A Santa Cruz County
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In 1921 radio amateurs from the Monterey Bay region and adjacent areas attend a Hamfest in Santa Cruz.
6DP was Earl Harris. He was the first ham to return to the air in Santa Cruz County, following WW1, in 1919.
Earl later taught wireless classes for commercial radio operators at Heald College in downtown Santa Cruz.
The photo shows 6VX atop a 100-foot tall redwood antenna-supporting pole at the QTH of 6DP. This house was located at 40 Center Street in Santa Cruz, just a short distance from the center of downtown. It was near the old Laurel School, now the Louden Nelson Center.
In 1926, Harris was operating from the shack shown in the photo above. He was now using tube equipment and running CW, rather than spark.
Earl and his brother opened a haberdashery on Pacific Avenue around this time. Harris Brothers menís clothing store continued to operate from that location until the 1990s.
Clifford McCormick obtained his first license in 1920, when was a 15 year old student at Santa Cruz High.† This is a copy of his first amateur radio license with the call 6OW (later W6OW).
Melvin Wilder operated a dairy ranch, north of Santa Cruz along the coast. Melvinís father originally established one of several dairy ranches along the north coast, in 1859. Cliff worked at the ranch, following his graduation from Santa Cruz High School and before he accepted a job with Pacific Telephone and Telegraph Company. His career with the telephone company lasted more than 40 years.
Wilder had briefly studied electrical engineering at Stanford. He had to return home to take over management of the family business when his father became ill. He was interested in wireless communications and other technologies. He soon talked McCormick into selling his radio equipment. Wilder became W6CEH. He was an avid ham until his death in 1948.
The dairy ranch is now known as Wilder Ranch State Park. This may well be the only state park in the country with a rich ham radio past.
During the 1990s, club members operated K6BJ as a special event station at the Wilder Ranch State Park. Historical displays presented the early history of amateur radio in the region.
Art Lee, WF6P demonstrates modern-day operating, while Wayne Thalls, KB6KN expounds on the history of radio in the region.
During the 1920s and 1930s hundreds of high schools and colleges throughout the country sponsored radio clubs. Santa Cruz High School had a Radio Department, beginning in the late twenties. An active amateur station continued into the 1950s. Radio technology (electronics) shop was part of the elective curriculum. Many local radio and television technicians were products of these studies.† An unknown number of other students pursued engineering careers.† During WW2, many of them served as communicators in the various branches of military service.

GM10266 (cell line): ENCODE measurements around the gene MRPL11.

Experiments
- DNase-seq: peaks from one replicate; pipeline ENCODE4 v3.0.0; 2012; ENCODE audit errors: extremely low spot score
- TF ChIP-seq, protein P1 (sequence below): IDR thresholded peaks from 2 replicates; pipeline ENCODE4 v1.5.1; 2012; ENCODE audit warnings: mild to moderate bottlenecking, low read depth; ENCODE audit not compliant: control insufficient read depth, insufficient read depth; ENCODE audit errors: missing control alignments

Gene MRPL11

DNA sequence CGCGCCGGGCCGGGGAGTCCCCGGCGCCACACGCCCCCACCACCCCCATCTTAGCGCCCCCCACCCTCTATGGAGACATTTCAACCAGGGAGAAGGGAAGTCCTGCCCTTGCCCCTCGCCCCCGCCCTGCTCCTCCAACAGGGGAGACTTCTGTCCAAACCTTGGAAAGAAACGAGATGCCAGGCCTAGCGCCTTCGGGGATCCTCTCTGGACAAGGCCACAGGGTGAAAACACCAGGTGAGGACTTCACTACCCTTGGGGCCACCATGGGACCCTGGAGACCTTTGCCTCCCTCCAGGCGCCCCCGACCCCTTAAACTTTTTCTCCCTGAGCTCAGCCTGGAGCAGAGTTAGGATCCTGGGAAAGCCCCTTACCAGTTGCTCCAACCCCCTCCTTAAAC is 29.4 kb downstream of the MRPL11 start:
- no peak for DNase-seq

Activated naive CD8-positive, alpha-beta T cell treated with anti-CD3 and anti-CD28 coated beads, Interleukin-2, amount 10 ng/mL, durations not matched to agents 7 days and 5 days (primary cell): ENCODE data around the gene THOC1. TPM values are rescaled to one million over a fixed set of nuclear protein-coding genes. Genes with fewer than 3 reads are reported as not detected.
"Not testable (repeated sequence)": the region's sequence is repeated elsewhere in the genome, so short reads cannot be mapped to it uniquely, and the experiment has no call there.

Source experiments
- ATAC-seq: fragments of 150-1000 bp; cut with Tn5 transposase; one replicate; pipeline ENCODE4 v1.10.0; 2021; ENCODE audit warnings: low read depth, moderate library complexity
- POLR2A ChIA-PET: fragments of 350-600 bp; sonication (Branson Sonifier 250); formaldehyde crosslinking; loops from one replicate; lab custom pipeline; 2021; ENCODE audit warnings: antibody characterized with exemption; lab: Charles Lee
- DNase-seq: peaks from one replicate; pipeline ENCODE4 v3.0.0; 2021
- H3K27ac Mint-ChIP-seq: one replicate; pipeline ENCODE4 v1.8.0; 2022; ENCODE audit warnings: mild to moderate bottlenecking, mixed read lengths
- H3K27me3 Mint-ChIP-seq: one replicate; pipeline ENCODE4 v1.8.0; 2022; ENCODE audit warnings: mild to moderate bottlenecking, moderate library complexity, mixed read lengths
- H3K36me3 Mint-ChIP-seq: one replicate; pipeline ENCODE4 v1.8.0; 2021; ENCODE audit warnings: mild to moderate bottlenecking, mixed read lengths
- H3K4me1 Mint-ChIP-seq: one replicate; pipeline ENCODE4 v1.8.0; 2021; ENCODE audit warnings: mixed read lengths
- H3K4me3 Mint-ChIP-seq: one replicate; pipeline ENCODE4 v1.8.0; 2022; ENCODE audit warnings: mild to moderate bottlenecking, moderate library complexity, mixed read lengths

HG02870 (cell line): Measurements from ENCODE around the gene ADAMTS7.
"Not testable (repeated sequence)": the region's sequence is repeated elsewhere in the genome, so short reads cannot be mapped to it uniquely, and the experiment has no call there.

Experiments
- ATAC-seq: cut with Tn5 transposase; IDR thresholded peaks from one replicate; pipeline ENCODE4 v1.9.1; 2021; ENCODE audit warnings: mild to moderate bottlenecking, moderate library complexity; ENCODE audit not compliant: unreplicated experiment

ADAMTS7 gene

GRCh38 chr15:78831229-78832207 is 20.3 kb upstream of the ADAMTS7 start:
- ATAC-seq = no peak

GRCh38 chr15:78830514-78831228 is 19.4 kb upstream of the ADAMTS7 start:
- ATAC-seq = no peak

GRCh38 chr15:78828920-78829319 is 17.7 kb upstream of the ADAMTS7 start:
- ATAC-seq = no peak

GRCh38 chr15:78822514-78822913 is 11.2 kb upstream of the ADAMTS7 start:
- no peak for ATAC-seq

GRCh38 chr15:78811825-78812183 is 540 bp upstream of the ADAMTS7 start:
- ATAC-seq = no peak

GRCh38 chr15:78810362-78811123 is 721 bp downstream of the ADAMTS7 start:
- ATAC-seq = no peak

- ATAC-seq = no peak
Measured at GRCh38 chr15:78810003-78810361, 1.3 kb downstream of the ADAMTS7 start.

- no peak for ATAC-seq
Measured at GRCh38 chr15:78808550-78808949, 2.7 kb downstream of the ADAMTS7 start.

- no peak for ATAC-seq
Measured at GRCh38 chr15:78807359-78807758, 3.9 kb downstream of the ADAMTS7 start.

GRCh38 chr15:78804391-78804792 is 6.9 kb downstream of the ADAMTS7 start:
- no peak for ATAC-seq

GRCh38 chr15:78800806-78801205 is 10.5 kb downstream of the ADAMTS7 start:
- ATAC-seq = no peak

Teacher and advisor for the classes was Frank Kazmarek, W6EMZ. One of the star pupils was Vernon Berlin, W6JCZ. In 1930 Vern constructed an amateur station for the local Naval Reserve unit, which was housed in the Veterans Memorial Building in Santa Cruz. An active station still exists at this location. In 1947 Vern became a founding partner for radio station KSCO. He served as General Manager and Chief Engineer of the station until his retirement in 1986.
A 60-year member of the SCCARC, Vern became a silent key in 1993.
In 1935, Roy Couzin was licensed as W6LZL. He enrolled in radio school after his graduation from high school in Oakland. Upon completion of his studies and after obtaining his commercial radiotelegraph operators license, Roy was unable to find a berth as a radio operator aboard ship. This was during the depths of the Great Depression. He did what numerous young men were doing at that time. He joined the US Navy. During WW2 he served as a radio operator/gunner aboard Navy dive bombers.
Roy, now SK, moved to Santa Cruz after his retirement.† During his travels he had become W6JET. Roy served as President of the Santa Cruz County Amateur Radio Club.
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